This week, I talked with a Republican who was incensed by Biden’s approach. He is an 82-year-old émigré from Russia who is thinking of supporting Ron DeSantis in the 2024 primaries because he has less baggage. His parents were killed by the Nazis in World War II. “And now Biden’s calling me a fascist?!” he fumed.

You would think that those of us in the anti-Trump camp would have at one point stepped back and asked some elemental questions: What are we trying to achieve? Who is the core audience here? Which strategies have worked, and which have not?

If those questions were asked, the straightforward conclusion would be that most of what we are doing is not working. The next conclusion might be that there’s a lot of self-indulgence here. We’re doing things that help those of us in the anti-Trump world bond with one another and that help people in the Trump world bond with one another. We’re locking in the political structures that benefit Trump.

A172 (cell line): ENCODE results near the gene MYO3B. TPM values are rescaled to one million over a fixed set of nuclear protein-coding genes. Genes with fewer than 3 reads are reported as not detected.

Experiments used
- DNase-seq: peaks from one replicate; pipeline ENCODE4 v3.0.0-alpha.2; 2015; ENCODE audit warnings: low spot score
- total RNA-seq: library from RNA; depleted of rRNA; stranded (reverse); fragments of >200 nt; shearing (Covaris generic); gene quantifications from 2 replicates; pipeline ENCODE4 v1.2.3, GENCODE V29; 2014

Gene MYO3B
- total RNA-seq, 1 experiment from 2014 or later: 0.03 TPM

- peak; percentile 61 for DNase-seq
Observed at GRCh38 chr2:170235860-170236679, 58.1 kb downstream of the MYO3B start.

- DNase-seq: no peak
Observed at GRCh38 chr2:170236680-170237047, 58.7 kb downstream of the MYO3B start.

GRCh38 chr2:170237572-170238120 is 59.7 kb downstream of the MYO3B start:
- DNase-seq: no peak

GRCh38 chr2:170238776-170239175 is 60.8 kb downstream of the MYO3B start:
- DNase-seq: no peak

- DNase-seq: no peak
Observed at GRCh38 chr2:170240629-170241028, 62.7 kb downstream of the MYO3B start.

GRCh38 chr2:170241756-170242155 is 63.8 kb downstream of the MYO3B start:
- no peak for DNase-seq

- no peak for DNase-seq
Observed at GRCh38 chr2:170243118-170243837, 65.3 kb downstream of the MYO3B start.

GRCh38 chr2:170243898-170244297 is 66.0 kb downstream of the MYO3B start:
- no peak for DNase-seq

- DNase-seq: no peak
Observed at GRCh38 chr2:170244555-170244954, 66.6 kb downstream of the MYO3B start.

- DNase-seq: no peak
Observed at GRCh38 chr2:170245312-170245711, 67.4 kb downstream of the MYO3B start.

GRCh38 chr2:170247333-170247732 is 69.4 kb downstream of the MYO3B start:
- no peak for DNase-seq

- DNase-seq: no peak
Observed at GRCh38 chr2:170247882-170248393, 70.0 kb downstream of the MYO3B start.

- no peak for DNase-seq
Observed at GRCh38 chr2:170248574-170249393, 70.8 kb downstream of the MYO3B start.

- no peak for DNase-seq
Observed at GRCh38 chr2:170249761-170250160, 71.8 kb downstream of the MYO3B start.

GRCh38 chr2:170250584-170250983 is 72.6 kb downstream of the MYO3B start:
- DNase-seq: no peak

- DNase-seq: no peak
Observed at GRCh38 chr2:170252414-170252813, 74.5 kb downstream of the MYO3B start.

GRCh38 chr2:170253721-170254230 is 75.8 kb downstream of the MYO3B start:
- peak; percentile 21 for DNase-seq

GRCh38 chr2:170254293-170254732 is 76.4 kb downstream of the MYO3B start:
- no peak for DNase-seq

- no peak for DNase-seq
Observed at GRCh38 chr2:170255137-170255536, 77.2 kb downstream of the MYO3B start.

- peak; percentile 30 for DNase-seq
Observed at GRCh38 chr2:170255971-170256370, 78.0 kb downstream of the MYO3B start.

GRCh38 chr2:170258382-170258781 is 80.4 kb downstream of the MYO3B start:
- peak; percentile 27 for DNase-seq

My core conclusion is that attacking Trump personally doesn’t work. You have to rearrange the underlying situation. We are in the middle of a cultural/economic/partisan/identity war between more progressive people in the metro areas and more conservative people everywhere else. To lead the right in this war, Trump doesn’t have to be honest, moral or competent; he just has to be seen taking the fight to the “elites.”

The proper strategy in this situation is to scramble the identity war narrative. That’s what Biden did in 2020. He ran as a middle-class moderate from Scranton. He dodged the culture war issues. That’s what the Democratic Senate candidate John Fetterman is trying to do in Pennsylvania.